Accordingly, it is a principal object of this invention to provide a device that will securely lock a tailgate to a pickup truck, and prevent its unauthorized removal.
Another object is to provide an easily assembled device. It is another object to provide a locking device that, while open to access, can not be easily tampered with. It is yet another object to provide a device that will withstand an outdoor all-weather environment. Another object is to improve safety. The locking device will prevent cargo and people in the bed of the pickup from shifting out of the tailgate due to sudden turns or stops.
Further objects and advantages of the present invention will become apparent from the study of the following portion of the specification, the claims and the attached drawings.
FIG. 1 is a top cross-section view of the present invention in place, locking the tailgate to the side wall of the pickup truck;
FIG. 2 is a front elevation view of the device locked in place, and taken along line 2--2 of FIG. 1, and showing partially, the inside surface of the tailgate and the side wall of the pickup truck;
FIG. 3 is an end elevation view of the device, locked in place on the tailgate and side wall, and taken along line 3--3 of FIG. 1;
FIGS. 4A, 4B and 4C are respectively, a plan view, a side elevation view and an end elevation view of the bolt base assembly;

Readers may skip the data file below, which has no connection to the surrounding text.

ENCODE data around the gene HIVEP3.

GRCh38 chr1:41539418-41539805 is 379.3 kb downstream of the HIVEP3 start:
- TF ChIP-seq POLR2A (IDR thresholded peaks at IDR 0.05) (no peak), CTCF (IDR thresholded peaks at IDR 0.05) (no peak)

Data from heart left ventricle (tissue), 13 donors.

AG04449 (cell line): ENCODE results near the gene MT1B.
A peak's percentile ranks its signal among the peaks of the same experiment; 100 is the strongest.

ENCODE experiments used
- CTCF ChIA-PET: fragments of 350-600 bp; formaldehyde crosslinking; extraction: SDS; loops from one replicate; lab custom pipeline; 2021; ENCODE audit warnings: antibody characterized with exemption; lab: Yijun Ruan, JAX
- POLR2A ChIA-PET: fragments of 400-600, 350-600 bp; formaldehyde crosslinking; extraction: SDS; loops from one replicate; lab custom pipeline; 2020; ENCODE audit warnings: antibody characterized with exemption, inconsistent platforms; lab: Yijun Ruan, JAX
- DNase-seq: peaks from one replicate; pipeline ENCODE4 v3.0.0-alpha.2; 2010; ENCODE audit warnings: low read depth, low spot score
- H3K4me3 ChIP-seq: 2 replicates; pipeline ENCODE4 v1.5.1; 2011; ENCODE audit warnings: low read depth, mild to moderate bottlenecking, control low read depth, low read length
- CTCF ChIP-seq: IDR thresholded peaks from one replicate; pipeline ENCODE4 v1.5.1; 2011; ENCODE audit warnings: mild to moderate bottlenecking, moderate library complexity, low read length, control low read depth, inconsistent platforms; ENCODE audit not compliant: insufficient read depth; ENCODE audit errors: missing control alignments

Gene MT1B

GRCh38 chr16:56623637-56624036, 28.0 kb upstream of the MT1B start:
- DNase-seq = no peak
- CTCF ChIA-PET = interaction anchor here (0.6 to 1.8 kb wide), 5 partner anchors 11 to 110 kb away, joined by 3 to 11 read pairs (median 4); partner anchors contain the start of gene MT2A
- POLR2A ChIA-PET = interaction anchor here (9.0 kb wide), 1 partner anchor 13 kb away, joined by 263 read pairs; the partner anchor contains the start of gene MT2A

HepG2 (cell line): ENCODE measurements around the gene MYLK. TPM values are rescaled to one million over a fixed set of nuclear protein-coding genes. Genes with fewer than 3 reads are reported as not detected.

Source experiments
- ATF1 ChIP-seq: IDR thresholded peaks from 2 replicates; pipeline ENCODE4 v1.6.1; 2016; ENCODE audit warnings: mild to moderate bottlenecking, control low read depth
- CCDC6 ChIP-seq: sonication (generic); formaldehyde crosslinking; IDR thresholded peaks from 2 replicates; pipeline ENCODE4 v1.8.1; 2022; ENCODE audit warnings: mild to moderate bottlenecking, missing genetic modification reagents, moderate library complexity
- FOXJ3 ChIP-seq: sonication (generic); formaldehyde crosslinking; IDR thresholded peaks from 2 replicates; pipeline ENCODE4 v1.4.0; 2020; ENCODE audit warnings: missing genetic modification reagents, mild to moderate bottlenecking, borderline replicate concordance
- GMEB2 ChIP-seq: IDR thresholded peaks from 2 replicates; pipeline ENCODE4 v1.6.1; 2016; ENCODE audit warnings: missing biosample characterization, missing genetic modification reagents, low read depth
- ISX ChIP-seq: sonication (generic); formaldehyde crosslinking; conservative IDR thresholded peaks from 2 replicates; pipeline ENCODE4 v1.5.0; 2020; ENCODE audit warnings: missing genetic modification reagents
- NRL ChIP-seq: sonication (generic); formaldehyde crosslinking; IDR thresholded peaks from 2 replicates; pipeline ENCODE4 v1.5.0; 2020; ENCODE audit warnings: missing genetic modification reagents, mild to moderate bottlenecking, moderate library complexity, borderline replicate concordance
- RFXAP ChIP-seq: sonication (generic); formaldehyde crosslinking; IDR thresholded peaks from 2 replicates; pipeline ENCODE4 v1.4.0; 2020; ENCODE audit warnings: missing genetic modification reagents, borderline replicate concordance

FIGS. 5A and 5B are respectively, a plan view and a side elevation view of the channel clamp;
FIGS. 6A and 6B are respectively, a plan view and a side elevation view of the nut-alignment tube; and
FIG. 7 is an exploded view of the present invention, showing each of its parts.
Referring particularly to the drawings, there is shown in FIGS. 1, 2 and 3 a preferred embodiment of the tailgate locking device, in place on a tailgate 1 and locking the tailgate 1 to the side wall 2 of the pickup truck. The device includes a bolt base assembly 4, a channel clamp 5, a nut-alignment tube 6, a lock plug 7 and a lock protector cap 8.
When affixing the device to the tailgate 1, the bolt base assembly 4 is fitted over the tailgate extension 3, and held against the surface of the tailgate 1. The tailgate 1 is then closed carefully against the ends of the truck side wall 2, and the channel clamp 5 placed over the bolt base assembly 4, so that the bolt 12 protrudes through a first hole 15 in the channel clamp 5. The nut portion of the nut-alignment tube 6 is placed on the threaded bolt 12, and rotated clockwise until the nut tightens flush to the surface of the channel clamp 5, and the alignment tube hole 18 is lined up with a second hole 16 in the channel clamp 5. At this time the channel clamp 5 is exerting pressure against the truck side wall 2, while holding the tailgate 1 tightly through the bolt base assembly 4. A lock plug 7 is then pushed through the alignment tube hole 18 and second hole 16 into the channel clamp 5. Using a key (not shown) in the end of the lock plug 7, the cylinder lock mechanism is rotated so that the lock pin 20 emerges and extends, preventing removal of the lock plug 7. A plastic lock protector cap 8 is fitted over the end of the alignment tube hole 18 to protect the lock plug 7 from moisture and dirt. When fully assembled and in place as depicted in FIGS. 1, 2 and 3, the nut-alignment tube 6 can not be rotated off the channel clamp 5, and the tailgate released unless the lock plug 7 is withdrawn. A locating rod 11, welded on to the bolt base assembly 4, prevents rotation of the channel clamp 5.